High-sensitivity troponin assays for early rule-out of acute myocardial infarction in people with acute chest pain: a systematic review and economic evaluation

Marie Westwood*, Bram Ramaekers, Sabine Grimm, Gill Worthy, Debra Fayter, Nigel Armstrong, Titas Buksnys, Janine Ross, Manuela Joore, Jos Kleijnen

*Corresponding author for this work

Research output: Contribution to journal(Systematic) Review article peer-review


BACKGROUND: Early diagnosis of acute myocardial infarction is important, but only 20% of emergency admissions for chest pain will actually have an acute myocardial infarction. High-sensitivity cardiac troponin assays may allow rapid rule out of myocardial infarction and avoid unnecessary hospital admissions.

OBJECTIVES: To assess the clinical effectiveness and cost-effectiveness of high-sensitivity cardiac troponin assays for the management of adults presenting with acute chest pain, in particular for the early rule-out of acute myocardial infarction.

METHODS: Sixteen databases were searched up to September 2019. Review methods followed published guidelines. Studies were assessed for quality using appropriate risk-of-bias tools. The bivariate model was used to estimate summary sensitivity and specificity for meta-analyses involving four or more studies; otherwise, random-effects logistic regression was used. The health economic analysis considered the long-term costs and quality-adjusted life-years associated with different troponin testing methods. The de novo model consisted of a decision tree and a state-transition cohort model. A lifetime time horizon (of 60 years) was used.

RESULTS: Thirty-seven studies (123 publications) were included in the review. The high-sensitivity cardiac troponin test strategies evaluated are defined by the combination of four factors (i.e. assay, number and timing of tests, and threshold concentration), resulting in a large number of possible combinations. Clinical opinion indicated a minimum clinically acceptable sensitivity of 97%. When considering single test strategies, only those using a threshold at or near to the limit of detection for the assay, in a sample taken at presentation, met the minimum clinically acceptable sensitivity criterion. The majority of the multiple test strategies that met this criterion comprised an initial rule-out step, based on high-sensitivity cardiac troponin levels in a sample taken on presentation and a minimum symptom duration, and a second stage for patients not meeting the initial rule-out criteria, based on presentation levels of high-sensitivity cardiac troponin and absolute change after 1, 2 or 3 hours. Two large cluster randomised controlled trials found that implementation of an early rule-out pathway for myocardial infarction reduced length of stay and rate of hospital admission without increasing cardiac events. In the base-case analysis, standard troponin testing was both the most effective and the most costly. Other testing strategies with a sensitivity of 100% (subject to uncertainty) were almost equally effective, resulting in the same life-year and quality-adjusted life-year gain at up to four decimal places. Comparisons based on the next best alternative showed that for willingness-to-pay values below £8455 per quality-adjusted life-year, the Access High Sensitivity Troponin I (Beckman Coulter, Brea, CA, USA) [(symptoms > 3 hours AND < 4 ng/l at 0 hours) OR (< 5 ng/l AND Δ < 5 ng/l at 0 to 2 hours)] would be cost-effective. For thresholds between £8455 and £20,190 per quality-adjusted life-year, the Elecsys® Troponin-T high sensitive (Roche, Basel, Switzerland) (< 12 ng/l at 0 hours AND Δ < 3 ng/l at 0 to 1 hours) would be cost-effective. For a threshold > £20,190 per quality-adjusted life-year, the Dimension Vista® High-Sensitivity Troponin I (Siemens Healthcare, Erlangen, Germany) (< 5 ng/l at 0 hours AND Δ < 2 ng/l at 0 to 1 hours) would be cost-effective.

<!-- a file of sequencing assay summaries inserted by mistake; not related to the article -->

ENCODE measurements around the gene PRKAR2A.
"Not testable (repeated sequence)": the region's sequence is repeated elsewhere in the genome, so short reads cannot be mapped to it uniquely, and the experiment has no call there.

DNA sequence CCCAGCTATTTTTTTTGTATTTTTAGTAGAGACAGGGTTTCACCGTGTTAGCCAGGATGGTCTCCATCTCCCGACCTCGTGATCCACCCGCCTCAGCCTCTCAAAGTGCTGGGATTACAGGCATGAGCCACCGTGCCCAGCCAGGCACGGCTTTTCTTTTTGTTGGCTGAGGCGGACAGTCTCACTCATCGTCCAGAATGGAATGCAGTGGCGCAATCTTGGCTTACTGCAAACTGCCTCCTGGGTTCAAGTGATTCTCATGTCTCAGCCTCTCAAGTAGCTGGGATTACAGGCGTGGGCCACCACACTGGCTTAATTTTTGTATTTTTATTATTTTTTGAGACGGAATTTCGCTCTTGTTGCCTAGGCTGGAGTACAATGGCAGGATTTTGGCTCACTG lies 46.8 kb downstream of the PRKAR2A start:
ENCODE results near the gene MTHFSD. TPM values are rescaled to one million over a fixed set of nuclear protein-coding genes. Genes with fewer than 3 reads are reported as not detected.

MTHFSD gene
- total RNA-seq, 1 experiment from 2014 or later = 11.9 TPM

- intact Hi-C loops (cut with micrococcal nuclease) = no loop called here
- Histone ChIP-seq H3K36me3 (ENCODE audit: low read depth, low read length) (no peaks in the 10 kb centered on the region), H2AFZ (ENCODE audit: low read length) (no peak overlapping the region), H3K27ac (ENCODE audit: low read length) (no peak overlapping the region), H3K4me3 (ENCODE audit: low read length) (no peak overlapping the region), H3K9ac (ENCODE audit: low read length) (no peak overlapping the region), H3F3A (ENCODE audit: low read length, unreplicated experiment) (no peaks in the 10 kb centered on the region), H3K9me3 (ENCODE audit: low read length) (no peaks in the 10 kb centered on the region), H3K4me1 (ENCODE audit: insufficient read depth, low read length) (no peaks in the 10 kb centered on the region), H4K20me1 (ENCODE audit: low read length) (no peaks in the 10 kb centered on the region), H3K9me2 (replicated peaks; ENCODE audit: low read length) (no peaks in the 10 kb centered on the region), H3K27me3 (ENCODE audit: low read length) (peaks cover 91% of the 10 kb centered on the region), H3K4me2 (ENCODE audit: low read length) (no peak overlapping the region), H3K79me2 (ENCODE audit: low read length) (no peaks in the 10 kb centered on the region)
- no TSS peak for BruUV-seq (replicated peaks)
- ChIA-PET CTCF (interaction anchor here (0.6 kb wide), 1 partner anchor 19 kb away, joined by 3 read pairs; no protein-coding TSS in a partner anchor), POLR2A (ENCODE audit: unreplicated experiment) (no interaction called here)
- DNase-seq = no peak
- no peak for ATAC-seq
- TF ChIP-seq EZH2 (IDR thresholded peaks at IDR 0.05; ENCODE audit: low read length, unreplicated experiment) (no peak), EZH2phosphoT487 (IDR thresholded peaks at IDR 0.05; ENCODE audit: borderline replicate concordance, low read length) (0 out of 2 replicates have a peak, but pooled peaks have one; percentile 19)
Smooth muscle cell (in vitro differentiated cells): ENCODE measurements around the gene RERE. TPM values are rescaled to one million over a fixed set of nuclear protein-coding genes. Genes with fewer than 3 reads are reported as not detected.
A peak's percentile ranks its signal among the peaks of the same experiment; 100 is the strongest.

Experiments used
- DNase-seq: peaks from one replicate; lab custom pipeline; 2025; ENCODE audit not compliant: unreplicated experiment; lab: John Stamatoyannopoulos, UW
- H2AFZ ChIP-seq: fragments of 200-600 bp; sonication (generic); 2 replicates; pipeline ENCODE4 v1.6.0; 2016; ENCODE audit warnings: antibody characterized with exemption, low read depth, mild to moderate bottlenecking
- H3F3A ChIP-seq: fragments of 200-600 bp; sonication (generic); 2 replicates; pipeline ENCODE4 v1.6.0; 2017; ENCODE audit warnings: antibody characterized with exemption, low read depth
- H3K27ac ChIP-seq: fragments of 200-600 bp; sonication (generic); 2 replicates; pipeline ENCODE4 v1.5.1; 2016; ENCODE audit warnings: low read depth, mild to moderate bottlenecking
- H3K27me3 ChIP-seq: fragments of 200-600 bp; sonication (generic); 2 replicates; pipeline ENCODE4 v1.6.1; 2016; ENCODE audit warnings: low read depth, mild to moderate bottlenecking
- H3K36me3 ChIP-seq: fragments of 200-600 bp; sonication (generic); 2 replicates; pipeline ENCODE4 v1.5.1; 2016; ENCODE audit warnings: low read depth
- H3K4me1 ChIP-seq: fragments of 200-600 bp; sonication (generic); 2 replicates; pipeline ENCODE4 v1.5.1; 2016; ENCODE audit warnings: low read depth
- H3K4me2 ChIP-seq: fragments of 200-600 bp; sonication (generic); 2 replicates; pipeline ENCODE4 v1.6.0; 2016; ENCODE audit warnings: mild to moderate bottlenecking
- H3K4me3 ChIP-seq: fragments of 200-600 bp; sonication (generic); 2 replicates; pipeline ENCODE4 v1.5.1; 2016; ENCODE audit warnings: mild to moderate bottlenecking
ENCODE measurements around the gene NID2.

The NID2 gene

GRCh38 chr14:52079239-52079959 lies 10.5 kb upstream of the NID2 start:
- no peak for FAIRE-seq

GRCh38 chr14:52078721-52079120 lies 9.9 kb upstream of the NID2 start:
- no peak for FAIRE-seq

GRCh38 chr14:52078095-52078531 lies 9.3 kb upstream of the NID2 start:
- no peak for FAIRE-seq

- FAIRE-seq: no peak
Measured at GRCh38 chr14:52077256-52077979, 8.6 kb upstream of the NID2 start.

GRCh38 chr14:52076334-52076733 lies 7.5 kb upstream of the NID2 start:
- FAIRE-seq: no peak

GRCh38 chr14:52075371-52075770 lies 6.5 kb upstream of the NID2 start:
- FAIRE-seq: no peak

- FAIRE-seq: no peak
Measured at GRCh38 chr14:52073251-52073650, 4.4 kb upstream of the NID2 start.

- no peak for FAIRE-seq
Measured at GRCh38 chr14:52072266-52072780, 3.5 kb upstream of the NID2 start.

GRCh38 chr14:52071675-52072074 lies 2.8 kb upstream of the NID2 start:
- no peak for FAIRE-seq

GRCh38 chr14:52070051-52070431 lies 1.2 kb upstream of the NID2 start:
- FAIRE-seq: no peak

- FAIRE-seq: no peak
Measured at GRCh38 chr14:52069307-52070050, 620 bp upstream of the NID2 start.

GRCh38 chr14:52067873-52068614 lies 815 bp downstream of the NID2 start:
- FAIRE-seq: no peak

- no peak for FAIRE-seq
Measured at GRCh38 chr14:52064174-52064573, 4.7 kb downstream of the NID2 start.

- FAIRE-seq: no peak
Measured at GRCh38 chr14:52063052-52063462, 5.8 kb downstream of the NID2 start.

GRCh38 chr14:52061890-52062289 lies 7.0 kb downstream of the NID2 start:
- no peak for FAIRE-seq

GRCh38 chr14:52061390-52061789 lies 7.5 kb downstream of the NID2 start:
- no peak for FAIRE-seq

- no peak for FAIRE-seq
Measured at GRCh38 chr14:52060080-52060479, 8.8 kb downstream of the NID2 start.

CONCLUSIONS: High-sensitivity cardiac troponin testing may be cost-effective compared with standard troponin testing.

STUDY REGISTRATION: This study is registered as PROSPERO CRD42019154716.

FUNDING: This project was funded by the National Institute for Health Research (NIHR) Evidence Synthesis programme and will be published in full in Health Technology Assessment; Vol. 25, No. 33. See the NIHR Journals Library website for further project information.

Original languageEnglish
Pages (from-to)1-276
Number of pages277
JournalHealth Technology Assessment
Issue number33
Publication statusPublished - May 2021



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